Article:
(b) The infrastructural support for arbitration in Africa is also available, and can be expanded and improved as time goes on and the need arises. World class facilities in the form of hotel accommodation, conference rooms and communication facilities already exist on the continent. If it is alright for foreigners to come to Africa and negotiate lucrative commercial and investment contracts in these facilities, it should be alright for the disputes emanating from such contracts to be resolved with these same facilities with the involvement of local practitioners and arbitrators.

(c) Inadequate laws and lack of judicial support for arbitration are other frequent reasons given for transporting African disputes abroad. Indeed the 54 countries in Africa are not all at the same level of development in ADR practices. But the several countries on the continent that have adopted or adapted the UNCITRAL Model Law and are continuing to improve their laws and judicial capacities and professional competencies attest to improvements and efforts to elevate the standards of arbitration practice in Africa. It is accepted that judges with no training in arbitration and ADR are a frustrating draw back on the development of sound practices in line with international standards. There are too many arbitral challenges in our courts and much delay in dealing with arbitral applications and related matters in court. More and more practitioners should therefore speak up for the need for these courts to wake up to international expectations and standards of practice. It is noticeable in the last few years that judges trained in ADR practices are making a difference in their support for arbitration by minimising and even discouraging unmerited applications and unwarranted judicial interventions.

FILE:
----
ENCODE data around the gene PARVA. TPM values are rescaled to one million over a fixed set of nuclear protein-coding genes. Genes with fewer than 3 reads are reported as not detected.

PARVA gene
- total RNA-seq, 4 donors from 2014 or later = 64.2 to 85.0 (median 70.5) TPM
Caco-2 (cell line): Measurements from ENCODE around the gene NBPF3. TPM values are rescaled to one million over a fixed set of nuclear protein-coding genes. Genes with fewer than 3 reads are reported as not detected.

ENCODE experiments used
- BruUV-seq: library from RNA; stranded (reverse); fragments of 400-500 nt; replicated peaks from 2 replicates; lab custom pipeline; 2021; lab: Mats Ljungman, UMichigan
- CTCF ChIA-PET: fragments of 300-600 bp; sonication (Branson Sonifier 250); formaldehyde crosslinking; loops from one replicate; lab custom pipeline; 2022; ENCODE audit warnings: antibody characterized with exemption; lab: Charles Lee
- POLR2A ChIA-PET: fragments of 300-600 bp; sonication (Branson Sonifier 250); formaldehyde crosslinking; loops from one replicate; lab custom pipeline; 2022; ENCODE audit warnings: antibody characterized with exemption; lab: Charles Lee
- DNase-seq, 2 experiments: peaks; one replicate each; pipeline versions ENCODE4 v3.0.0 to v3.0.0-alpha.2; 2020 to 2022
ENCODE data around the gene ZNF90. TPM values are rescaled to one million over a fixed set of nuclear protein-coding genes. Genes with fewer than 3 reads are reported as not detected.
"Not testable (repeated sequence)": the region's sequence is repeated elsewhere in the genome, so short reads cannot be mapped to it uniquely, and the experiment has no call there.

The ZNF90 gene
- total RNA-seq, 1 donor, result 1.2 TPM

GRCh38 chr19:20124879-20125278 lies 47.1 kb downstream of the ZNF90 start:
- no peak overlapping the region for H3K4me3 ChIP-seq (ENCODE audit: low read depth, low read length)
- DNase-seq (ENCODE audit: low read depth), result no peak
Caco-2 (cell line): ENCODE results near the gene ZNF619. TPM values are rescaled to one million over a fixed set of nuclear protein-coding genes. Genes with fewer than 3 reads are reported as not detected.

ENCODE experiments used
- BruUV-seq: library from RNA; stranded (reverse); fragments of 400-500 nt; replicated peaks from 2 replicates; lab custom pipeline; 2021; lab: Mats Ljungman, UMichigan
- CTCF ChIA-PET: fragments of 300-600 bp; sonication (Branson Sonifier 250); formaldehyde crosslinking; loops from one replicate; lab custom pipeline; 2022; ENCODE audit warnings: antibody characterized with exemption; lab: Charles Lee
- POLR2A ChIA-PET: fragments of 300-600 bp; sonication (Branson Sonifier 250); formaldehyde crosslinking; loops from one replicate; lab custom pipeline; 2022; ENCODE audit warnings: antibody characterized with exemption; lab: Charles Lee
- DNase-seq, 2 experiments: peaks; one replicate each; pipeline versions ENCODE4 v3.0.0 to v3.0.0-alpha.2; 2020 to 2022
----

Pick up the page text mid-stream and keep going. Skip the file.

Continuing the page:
We should not ignore important lessons from abroad. On the role of national courts in international commercial arbitration James Allsop describes the ideal court as one that is (a) international in outlook, (b) commercial in skill, and (c) arbitration sympathetic. These capture the three elements in international commercial arbitration.

4. Arbitration Institutions

Arbitration institutions in Africa have an important role to play in this context. There are some sixty four arbitration institutions in Africa and the growing institutionalization of arbitration brings into focus the capacities and competencies of these institutions. Amongst other things arbitration institutions, as role players, have a responsibility to inspire confidence in the services they provide as managers and administrators of arbitration as well as in the users of arbitration in order to win respect and popularity for arbitration as a justice provider of choice. It is necessary for them to set up databases for African arbitrators and ADR practitioners and to network with foreign institutions to harness expertise and resources to mutual advantage. In this regard the launch of “I-ARB AFRICA” is therefore opportune.

4. Conclusion

What is needed is confidence. Arbitration practitioners, arbitral parties and users of arbitrations should have the confidence to nominate Africans as arbitrators, mediators and conciliators, especially in African disputes. This alone can make a tremendous difference by expanding the arbitration and dispute resolution spaces in Africa for mutual benefits. I conclude on the note that it is not sufficient to be learned and well versed in the principles and rules governing arbitration. Knowledge of arbitration by itself is not enough. The ADR trainee needs facilitation to be a practitioner in order to grow and acquire the requisite and competitive skills for career development and advancement in arbitration and ADR. So I commend these thoughts to you on this auspicious occasion.

Thank you and I wish this launch every success.

-By Hon. Justice E. Torgbor-